Both China and Japan Reduced US Treasury Debt Loads

Translated into English, this means one thing: Uh-oh.

Uh oh.

Here's a shocking and downright unpleasant development--you may not be familiar with this, folks, but right now there's a battle going on for number two. And I'm not talking about Austin Powers, either; I'm talking about the rank of second largest economy on Earth. Now, it won't surprise many that, despite the sheer crap sandwich we've been sucking back for the last year or so, the United States is still the largest economy on Earth.

Number two, meanwhile, has been for decades Japan. But China, current third, is eyeing the number two slot like a starving man eyes a cruise ship buffet. This is a topic for another time, but the part that means anything to us is that both China AND Japan are holders of a great whopping lot of United States Treasury notes. In fact, they're the two biggest foreign holders of US debt there are.

And they're selling.

Japan, third largest holder, sold off three hundred million in United States debt. China, meanwhile, sold off a whopping 5.8 billion.

This isn't likely to be an immediate problem, but if you've got an adjustable rate mortgage, you're going to need to watch your back. Because if debt demand goes down, interest rates will have to come up to get people interested in buying again. Basically, we'll have to pay more to get people to buy our debt. And if interest rates go up, so too do mortgage rates.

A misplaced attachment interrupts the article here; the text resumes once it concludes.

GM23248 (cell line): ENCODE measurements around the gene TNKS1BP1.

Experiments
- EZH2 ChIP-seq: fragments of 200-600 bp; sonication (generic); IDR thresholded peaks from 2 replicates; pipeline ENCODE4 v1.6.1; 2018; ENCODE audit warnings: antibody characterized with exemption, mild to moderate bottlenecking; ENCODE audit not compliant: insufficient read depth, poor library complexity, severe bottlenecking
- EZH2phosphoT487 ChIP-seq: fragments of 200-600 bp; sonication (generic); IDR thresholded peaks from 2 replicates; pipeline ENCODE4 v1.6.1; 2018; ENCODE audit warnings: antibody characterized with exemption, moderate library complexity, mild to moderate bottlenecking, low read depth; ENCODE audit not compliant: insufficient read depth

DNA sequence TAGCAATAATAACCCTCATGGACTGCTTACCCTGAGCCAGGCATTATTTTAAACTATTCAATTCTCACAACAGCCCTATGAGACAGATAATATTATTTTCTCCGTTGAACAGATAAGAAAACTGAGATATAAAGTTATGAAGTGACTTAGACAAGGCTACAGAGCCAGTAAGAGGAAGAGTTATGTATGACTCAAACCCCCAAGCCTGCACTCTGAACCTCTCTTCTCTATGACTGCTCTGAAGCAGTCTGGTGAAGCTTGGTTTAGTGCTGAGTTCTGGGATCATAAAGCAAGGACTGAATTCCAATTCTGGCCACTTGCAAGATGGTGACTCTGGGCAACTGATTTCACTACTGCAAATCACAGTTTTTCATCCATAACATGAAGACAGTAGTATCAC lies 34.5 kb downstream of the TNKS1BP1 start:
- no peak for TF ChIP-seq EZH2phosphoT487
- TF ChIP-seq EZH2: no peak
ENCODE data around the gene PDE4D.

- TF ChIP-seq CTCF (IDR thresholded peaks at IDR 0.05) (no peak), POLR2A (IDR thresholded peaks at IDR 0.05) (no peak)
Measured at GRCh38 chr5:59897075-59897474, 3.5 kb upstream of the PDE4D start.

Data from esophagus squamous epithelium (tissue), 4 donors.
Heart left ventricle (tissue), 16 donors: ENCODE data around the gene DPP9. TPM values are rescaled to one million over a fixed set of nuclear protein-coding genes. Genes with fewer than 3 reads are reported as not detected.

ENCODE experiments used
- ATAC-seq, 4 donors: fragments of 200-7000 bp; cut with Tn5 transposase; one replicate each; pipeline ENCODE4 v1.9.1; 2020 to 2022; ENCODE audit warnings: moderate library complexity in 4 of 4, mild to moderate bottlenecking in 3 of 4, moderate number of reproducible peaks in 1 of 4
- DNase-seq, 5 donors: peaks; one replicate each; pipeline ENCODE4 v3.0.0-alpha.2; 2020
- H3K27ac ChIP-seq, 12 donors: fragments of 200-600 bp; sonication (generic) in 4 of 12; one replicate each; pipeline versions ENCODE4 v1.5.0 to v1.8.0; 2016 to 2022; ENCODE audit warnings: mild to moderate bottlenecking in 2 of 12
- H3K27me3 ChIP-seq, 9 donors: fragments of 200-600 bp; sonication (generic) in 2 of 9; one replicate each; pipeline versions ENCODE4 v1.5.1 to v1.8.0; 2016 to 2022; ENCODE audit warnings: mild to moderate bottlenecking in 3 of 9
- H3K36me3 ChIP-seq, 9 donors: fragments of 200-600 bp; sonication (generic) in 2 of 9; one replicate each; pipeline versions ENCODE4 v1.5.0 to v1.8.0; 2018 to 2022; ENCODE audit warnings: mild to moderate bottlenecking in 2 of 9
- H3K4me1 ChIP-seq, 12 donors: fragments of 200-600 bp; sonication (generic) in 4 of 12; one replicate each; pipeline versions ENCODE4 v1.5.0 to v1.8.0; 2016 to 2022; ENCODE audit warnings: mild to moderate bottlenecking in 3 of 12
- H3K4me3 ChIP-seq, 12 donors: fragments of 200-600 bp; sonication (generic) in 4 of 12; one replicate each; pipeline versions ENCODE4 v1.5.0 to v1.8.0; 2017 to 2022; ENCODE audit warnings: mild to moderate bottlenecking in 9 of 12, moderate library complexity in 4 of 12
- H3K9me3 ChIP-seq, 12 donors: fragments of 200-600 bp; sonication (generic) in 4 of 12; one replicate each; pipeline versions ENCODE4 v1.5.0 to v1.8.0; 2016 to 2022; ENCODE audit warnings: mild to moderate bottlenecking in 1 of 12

Coincidentally, so too would savings account rates and money market rates and CD rates, which have all been languishing in the "why should I even bother?" range for like the last three years.

But still, with the economy in the fragile state it's in, any move may be a crippling blow.

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  • Ben Gee

    March 19, 2010

    If you are holding a depreciating asset, would you not try to reduce it? It is not if the US currency is going to depreciate. It is when, how fast, and how low will it go? Of course, Japan and China can not get rid of their US holding too fast. That would be like shooting themselves in the foot. They know they have to take some loses, but they want to miminise their loses.
    Can the US do something about their problems? Yes, but the US is still at the denial stage. The US think everything will be fine once China appreciate its currency. Or the US know better but it can use an excuse. Spending is an addiction, like any addict, accepting it will be the hardest part.

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